Guam may become the first U.S. territory to allow victims of child sex abuse to sue their perpetrators, on retroactive cases, without time restrictions, reports USA Today.
Currently, there is no opposition to a bill that would remove time restrictions for suing abusers. A public hearing on the bill is scheduled to resume today.
Chalan Pago resident Gerard Taitano told senators on Thursday: “We cannot continue to expect the church to fix itself in this regard. We use hold child sex abusers and their enablers accountable for their actions. Serious moral, legal and ethical questions arise whenever a prosecutor cannot adequately indict child sex predators or their enablers.”
Although Guam is on its way to becoming the first U.S. territory to allow victims to sue without time restriction, other U.S. jurisdictions are considering expanding or eliminating states of limitations on rape and child sex abuse, including those involving members of the Catholic church.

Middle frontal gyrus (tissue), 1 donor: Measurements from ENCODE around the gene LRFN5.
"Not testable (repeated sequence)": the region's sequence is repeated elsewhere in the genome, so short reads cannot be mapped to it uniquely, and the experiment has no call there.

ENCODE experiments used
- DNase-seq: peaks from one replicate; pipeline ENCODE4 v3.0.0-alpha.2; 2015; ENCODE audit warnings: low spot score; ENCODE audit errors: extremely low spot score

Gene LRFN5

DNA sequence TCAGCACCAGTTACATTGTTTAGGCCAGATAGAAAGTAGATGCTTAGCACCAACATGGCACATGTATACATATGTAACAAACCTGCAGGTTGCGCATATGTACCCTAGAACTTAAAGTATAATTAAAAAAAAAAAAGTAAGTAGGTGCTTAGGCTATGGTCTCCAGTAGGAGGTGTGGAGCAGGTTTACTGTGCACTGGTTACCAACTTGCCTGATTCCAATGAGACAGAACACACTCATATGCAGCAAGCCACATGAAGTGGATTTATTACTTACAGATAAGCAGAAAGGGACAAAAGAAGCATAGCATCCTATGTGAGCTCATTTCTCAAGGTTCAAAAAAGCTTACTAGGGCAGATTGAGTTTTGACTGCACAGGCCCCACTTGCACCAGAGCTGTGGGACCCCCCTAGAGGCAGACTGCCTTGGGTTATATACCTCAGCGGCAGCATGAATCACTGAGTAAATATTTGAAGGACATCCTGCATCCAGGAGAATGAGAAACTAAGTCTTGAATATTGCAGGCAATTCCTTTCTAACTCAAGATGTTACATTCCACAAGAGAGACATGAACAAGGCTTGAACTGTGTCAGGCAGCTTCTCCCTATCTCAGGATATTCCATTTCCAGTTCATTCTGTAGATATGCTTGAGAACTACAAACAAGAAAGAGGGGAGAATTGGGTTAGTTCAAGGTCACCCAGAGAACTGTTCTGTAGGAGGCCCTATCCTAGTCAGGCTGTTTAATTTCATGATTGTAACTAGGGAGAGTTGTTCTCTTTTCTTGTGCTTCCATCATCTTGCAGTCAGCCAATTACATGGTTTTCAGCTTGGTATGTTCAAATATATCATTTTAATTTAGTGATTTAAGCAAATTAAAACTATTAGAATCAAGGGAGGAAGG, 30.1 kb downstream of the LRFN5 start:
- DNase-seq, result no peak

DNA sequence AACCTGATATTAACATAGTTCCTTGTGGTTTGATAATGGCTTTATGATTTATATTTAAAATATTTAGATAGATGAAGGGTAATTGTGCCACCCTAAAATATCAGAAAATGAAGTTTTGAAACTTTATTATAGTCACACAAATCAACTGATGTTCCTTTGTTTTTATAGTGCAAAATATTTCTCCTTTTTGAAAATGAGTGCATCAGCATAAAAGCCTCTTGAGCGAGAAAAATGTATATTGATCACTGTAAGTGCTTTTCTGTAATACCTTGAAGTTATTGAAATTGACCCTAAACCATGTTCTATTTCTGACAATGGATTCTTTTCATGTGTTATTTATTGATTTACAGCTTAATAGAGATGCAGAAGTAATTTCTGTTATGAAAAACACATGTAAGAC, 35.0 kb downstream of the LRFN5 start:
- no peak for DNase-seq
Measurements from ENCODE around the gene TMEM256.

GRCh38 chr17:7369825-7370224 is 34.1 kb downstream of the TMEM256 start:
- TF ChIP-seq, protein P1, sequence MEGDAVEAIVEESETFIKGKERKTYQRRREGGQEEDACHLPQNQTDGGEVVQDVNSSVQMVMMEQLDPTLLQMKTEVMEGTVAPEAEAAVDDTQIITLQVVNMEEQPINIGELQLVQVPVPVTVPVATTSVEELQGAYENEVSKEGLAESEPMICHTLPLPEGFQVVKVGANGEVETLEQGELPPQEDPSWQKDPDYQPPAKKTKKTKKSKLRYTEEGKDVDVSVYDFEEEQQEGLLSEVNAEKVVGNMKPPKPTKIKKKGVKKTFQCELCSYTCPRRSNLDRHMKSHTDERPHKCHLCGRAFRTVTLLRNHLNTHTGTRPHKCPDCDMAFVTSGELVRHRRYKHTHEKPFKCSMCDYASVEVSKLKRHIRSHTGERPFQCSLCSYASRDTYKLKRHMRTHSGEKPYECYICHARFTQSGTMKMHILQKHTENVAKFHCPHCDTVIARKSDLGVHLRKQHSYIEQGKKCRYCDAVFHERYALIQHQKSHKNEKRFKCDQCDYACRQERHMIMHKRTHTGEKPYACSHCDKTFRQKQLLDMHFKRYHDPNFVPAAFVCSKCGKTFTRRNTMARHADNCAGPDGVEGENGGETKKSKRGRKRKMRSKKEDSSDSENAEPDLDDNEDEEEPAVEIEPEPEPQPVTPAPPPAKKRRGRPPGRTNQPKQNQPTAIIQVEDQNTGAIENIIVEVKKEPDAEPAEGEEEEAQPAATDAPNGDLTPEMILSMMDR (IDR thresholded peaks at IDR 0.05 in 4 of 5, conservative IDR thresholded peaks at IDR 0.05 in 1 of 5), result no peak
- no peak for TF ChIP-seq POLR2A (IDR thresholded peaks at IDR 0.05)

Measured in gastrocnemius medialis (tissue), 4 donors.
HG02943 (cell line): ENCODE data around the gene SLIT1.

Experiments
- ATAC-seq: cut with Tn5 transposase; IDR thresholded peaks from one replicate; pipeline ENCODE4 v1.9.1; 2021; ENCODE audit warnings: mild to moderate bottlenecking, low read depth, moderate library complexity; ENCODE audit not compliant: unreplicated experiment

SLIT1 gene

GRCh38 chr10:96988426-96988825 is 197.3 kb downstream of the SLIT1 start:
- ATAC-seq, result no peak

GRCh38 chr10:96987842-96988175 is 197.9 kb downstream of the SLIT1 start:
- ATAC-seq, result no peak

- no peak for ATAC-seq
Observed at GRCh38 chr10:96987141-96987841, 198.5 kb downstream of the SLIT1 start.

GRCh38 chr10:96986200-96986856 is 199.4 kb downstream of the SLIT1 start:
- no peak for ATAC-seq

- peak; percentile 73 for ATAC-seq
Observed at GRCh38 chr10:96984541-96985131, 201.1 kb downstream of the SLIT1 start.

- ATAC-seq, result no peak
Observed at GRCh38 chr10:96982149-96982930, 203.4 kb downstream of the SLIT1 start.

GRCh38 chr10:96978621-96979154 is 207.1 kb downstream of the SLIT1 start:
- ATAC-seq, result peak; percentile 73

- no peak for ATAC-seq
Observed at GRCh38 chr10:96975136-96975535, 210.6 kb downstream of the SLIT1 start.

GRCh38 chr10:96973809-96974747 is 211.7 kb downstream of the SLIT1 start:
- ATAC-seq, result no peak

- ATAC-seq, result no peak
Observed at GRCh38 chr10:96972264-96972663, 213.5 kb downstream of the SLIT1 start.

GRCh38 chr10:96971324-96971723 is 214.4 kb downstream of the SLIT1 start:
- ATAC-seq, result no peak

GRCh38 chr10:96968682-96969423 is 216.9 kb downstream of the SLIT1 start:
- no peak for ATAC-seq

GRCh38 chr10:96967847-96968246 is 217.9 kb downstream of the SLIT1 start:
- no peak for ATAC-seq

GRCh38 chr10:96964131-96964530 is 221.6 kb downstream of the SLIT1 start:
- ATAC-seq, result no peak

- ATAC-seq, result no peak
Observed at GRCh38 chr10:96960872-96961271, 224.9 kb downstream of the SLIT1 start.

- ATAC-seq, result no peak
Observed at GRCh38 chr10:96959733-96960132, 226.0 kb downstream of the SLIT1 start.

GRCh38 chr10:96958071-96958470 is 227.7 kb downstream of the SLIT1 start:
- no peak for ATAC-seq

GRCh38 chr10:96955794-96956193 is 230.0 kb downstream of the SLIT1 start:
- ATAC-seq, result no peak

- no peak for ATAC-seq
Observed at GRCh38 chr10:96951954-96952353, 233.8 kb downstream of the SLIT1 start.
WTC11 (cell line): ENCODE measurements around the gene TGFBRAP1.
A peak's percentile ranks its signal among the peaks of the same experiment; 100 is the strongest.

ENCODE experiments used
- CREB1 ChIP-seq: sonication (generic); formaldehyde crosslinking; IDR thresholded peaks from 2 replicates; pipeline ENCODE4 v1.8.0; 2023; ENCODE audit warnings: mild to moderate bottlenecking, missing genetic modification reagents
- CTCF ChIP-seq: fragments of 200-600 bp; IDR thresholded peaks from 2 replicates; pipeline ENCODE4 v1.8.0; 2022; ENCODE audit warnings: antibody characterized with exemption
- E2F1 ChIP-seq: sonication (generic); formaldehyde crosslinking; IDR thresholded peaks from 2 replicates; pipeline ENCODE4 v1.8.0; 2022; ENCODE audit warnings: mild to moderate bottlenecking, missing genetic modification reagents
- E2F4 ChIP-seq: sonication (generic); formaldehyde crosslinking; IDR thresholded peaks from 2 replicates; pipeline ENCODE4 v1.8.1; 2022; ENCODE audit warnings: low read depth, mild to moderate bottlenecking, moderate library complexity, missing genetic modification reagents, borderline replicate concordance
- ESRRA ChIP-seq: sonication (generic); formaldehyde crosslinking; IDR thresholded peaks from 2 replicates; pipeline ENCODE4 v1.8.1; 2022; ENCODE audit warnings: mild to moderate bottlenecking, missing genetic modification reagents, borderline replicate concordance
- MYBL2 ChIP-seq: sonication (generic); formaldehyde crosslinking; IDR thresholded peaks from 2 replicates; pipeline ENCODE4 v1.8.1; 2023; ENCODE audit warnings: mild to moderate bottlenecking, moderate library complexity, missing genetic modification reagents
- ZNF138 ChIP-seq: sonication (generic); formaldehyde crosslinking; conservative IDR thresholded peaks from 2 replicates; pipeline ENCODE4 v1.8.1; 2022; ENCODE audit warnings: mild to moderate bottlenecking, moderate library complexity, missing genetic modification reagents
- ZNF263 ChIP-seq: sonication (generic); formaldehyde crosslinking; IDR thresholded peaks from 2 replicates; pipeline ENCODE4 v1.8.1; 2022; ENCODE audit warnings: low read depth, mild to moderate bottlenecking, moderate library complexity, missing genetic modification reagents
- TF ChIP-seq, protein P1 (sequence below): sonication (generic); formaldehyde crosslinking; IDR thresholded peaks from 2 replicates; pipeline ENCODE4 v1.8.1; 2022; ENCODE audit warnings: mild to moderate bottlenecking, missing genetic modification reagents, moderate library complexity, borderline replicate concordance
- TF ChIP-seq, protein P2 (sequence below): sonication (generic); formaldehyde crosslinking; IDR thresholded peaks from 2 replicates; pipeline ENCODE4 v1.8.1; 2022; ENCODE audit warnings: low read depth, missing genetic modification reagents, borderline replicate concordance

In Guam’s case, recent allegations involve the archbishop, the highest leader of the local Catholic church. According to his accusers, the alleged sex abuse occurred when Apron was still parish priest at the Our Lady of Mount Carmel Catholic Church in Agat during the 1970s.
The statute of limitations lift would give so many victims a voice and a means of justice. Predators and institutions that protect them must be exposed and held accountable.